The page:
In the interest of best serving small to medium churches, I go to great lengths to build bridges with all constituencies, some with whom I vehemently disagree.
Toward that end, I attended a men’s conference in Richmond, Va., with a group from the church I was serving. The format was predictable, a kind of knock-off smaller version of the Promise Keepers meetings so popular several years ago.

There were a couple of opening pep rallies or worship events (I wasn’t sure which). There were also breakout sessions, all geared toward helping us to be “real men” through developing and living by a “Christian worldview” and establishing or re-establishing ourselves in our proper roles as “heads of our households.”

With some reticence and a bit of curiosity, I went to a breakout session titled “Creation and Evolution” or some such designation. Surprisingly, the presenter did a good job, given his hearers and the mood in the room.

A 30ish graduate of Mercer University in Macon, Ga., yet an admitted conservative, he spent the first half of the session covering a broad spectrum of what he saw as common American beliefs about the origin of the universe.

They ranged from “atheistic evolution” to “theistic evolution” to “Christian evolution” to “Christian old Earth creationism” to “Christian fiat young-Earth creationism.”

He defined each and then took a dangerous and courageous step given his audience.

He said that while he was a mix of the latter two perspectives, he also believed that it was possible to be a Christian and to accept evolution as the means of God’s creation.

When someone asked him how he could believe such, he did not hedge, saying: “The only non-negotiable requirements for being a Christian were loving God with all one’s heart, soul, mind and strength and loving others as self.”

I sat quietly, smugly and maybe self-righteously as some of those present just about jumped out of their chairs.

Some were irate, with one saying he felt like he had been “duped into coming to a session that he hoped would provide ammunition to put his unbelieving enemies down, and all he got was a restating of atheistic, liberal and humanistic hogwash.”

Oddly, I felt kind of sorry for the presenter, as I had shared his predicament many times. Mercifully, the zero hour eventually came and it was lunchtime.

In the lunch line, the aforementioned presenter was just ahead of me, apparently alone. I invited him to join me over the snack lunch, and we chatted.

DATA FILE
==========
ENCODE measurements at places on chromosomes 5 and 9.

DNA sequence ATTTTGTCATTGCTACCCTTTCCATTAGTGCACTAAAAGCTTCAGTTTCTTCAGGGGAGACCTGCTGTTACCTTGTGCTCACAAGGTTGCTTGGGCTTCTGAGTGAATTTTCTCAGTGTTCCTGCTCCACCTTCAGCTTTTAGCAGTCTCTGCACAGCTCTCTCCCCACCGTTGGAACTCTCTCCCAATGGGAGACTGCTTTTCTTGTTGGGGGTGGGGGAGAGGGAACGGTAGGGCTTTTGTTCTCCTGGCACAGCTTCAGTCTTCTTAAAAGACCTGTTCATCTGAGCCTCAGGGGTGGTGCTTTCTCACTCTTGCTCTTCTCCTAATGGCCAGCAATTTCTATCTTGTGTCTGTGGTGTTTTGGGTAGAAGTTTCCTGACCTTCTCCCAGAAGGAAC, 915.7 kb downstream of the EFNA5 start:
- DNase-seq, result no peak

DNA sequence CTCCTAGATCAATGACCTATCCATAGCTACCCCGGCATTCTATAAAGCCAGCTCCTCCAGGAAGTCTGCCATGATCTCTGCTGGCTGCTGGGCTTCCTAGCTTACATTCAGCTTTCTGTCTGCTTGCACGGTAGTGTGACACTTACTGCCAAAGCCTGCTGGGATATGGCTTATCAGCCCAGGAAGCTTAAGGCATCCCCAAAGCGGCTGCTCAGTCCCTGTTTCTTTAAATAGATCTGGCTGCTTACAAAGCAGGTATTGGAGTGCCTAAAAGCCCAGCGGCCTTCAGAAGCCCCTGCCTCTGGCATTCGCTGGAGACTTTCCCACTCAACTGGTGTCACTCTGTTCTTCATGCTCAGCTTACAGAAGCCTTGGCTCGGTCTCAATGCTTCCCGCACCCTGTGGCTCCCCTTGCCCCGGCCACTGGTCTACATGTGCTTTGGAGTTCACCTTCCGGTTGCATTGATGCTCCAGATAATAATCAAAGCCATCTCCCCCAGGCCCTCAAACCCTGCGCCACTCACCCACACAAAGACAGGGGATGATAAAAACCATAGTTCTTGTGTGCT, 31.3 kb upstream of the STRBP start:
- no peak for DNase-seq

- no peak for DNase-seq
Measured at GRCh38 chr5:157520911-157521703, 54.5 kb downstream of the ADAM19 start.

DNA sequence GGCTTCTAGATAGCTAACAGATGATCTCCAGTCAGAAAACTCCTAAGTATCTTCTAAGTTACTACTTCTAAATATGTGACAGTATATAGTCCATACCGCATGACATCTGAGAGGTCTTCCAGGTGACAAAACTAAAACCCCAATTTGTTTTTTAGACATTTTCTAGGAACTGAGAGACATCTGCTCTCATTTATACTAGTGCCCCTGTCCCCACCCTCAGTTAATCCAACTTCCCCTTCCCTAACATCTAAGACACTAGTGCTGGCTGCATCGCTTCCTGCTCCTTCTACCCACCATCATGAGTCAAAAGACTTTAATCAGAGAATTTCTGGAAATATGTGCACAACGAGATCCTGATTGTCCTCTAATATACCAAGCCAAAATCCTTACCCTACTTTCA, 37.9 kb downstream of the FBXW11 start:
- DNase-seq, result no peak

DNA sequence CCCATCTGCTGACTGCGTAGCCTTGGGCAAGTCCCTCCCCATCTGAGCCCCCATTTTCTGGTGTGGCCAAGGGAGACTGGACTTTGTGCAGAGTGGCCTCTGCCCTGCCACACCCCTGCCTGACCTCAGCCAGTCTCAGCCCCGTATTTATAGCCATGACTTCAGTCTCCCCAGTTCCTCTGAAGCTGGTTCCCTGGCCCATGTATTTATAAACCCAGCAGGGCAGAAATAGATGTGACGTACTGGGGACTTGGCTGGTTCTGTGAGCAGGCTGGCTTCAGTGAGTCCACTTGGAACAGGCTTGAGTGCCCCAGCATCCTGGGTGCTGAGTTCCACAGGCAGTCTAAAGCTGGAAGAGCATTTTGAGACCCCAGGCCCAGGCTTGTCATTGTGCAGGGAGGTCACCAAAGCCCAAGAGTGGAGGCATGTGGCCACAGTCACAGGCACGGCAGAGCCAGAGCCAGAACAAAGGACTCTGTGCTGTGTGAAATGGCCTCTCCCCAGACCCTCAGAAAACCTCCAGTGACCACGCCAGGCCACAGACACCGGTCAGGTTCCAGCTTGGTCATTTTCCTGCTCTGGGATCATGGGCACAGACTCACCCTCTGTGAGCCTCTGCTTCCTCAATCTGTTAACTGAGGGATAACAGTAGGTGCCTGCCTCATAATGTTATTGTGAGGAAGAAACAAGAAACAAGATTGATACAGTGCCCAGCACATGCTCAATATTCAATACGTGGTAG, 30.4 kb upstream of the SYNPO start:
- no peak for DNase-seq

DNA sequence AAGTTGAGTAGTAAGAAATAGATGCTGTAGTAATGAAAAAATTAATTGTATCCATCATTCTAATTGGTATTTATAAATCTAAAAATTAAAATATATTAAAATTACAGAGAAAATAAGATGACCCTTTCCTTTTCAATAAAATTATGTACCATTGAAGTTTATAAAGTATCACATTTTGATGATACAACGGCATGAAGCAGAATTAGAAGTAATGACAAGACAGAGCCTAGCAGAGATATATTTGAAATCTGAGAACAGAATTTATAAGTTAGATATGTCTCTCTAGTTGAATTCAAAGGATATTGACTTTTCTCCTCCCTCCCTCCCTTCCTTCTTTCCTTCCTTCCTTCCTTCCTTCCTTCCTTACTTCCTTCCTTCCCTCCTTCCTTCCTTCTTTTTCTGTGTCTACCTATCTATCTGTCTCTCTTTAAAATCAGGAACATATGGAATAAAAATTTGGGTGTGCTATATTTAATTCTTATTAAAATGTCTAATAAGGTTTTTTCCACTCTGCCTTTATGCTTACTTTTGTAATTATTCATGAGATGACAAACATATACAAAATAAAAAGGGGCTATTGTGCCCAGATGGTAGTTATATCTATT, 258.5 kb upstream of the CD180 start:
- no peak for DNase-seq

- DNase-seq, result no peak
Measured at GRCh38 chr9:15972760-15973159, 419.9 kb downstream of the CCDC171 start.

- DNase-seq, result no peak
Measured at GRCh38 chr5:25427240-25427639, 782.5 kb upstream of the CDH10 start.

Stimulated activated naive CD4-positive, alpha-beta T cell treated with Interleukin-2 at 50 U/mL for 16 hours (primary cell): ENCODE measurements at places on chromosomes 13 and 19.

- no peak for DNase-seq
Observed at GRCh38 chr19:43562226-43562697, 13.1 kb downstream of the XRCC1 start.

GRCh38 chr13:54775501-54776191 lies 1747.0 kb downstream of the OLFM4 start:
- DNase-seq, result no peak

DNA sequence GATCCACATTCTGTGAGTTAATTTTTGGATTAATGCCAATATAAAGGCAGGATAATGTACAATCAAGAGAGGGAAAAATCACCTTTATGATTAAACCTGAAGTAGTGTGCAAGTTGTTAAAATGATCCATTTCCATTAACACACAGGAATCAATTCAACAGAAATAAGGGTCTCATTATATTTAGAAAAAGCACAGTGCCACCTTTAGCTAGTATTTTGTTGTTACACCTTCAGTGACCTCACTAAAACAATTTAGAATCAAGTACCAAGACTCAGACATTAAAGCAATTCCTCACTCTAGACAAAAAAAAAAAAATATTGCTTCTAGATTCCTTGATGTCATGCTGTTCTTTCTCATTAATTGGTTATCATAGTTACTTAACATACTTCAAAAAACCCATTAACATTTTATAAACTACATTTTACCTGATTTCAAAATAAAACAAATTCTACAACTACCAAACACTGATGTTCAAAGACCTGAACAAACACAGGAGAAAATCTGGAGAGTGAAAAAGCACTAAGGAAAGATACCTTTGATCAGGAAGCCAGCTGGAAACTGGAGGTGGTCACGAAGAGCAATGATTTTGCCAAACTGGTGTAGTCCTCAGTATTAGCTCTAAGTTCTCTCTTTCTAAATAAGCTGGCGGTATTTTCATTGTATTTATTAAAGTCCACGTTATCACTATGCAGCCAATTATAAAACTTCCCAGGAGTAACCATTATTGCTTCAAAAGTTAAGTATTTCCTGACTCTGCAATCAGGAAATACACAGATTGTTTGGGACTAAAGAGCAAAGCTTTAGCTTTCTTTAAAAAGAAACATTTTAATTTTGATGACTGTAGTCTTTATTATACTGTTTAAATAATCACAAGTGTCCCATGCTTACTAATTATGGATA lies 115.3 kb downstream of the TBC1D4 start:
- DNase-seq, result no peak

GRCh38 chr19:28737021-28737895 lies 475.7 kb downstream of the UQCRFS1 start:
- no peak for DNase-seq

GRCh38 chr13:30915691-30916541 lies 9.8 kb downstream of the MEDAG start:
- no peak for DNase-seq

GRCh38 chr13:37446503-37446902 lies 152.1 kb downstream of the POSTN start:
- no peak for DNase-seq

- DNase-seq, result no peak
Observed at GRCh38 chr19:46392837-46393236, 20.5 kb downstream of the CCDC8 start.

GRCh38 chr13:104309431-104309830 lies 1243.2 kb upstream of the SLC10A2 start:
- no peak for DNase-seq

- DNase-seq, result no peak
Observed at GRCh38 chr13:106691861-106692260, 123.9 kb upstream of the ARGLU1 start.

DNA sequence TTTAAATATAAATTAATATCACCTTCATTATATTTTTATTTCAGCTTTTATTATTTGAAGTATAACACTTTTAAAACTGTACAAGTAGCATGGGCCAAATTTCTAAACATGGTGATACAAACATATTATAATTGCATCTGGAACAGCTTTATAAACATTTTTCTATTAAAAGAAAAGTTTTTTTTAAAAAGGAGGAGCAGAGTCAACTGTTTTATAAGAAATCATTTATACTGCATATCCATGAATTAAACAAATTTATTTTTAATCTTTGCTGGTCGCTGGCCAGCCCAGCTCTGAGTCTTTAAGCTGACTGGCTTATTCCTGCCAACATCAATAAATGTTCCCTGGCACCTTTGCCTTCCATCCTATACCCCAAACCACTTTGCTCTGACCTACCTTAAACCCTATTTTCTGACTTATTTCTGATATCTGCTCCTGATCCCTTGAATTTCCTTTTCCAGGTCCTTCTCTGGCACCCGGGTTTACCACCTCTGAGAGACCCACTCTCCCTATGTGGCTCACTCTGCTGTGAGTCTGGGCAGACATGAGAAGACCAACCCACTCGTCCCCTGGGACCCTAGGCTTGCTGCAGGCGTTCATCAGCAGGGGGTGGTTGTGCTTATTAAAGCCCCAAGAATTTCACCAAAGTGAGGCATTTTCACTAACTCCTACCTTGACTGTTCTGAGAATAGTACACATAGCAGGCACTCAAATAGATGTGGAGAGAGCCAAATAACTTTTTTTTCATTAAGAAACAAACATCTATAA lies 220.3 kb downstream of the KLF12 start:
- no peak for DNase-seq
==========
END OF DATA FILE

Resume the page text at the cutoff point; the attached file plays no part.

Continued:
I told him that while I did not share his perspective altogether, I thought his presentation was fair. He said he thought the same thing, but reminded me that “fair” in some circles is “biased” in others.

Not hiding my agenda, I asked, “Would you rather present to groups who are people right of center or left of center?” Without hesitating, he said, “Left of center.”

I asked him why. He said that moderates and liberals were, as a rule, kinder and more tolerant of diversity.

He went on to say, “The center-left population generally considered diversity in thought to be necessary, inevitable and even desirable.”

He concluded by admitting that “many right-of-center thinkers considered diversity of belief to be problematic and, in some cases, were too quick to dismiss or try to squelch it.”

I could not help but think of some of those times when I presented a different way of looking at something to my hearers and felt like I drew back a nub.

Neither could I help but think of some of those times when Jesus’ opponents tried to kill him for his divergent beliefs or actions.

I also remembered so many of those times when he responded with love to those who disagreed with him, plotted against him or attacked him.

I know I have broken at least a couple of rules of good writing.

One is the rule against painting groups with a broad brush based on the behavior of some of its adherents.

The other is quoting those who will go unnamed, leaving the reader to trust me, since nothing can be done to prove or disprove the accuracy of my claims.

Thus, one might understandably dismiss the above conversations as concocted, but I was there.

As a Christian, I can’t dismiss the importance of right beliefs and I have witnessed left-of-center folks in attack mode.

However, given the choice between my being “correct” while embodying the wrong spirit or being a bit “incorrect” while embodying the right spirit, I would choose the latter.

To be sure, Jesus did spend time trying to correct people’s errant beliefs, but showing love and developing loving spirits in his followers seemed to be at least that important.

Now, if I can just remember that.

Reggie Warren is interim pastor of Union Hill Baptist Church in Brookneal, Va., and is a former member of the board of directors of the Baptist Center for Ethics.

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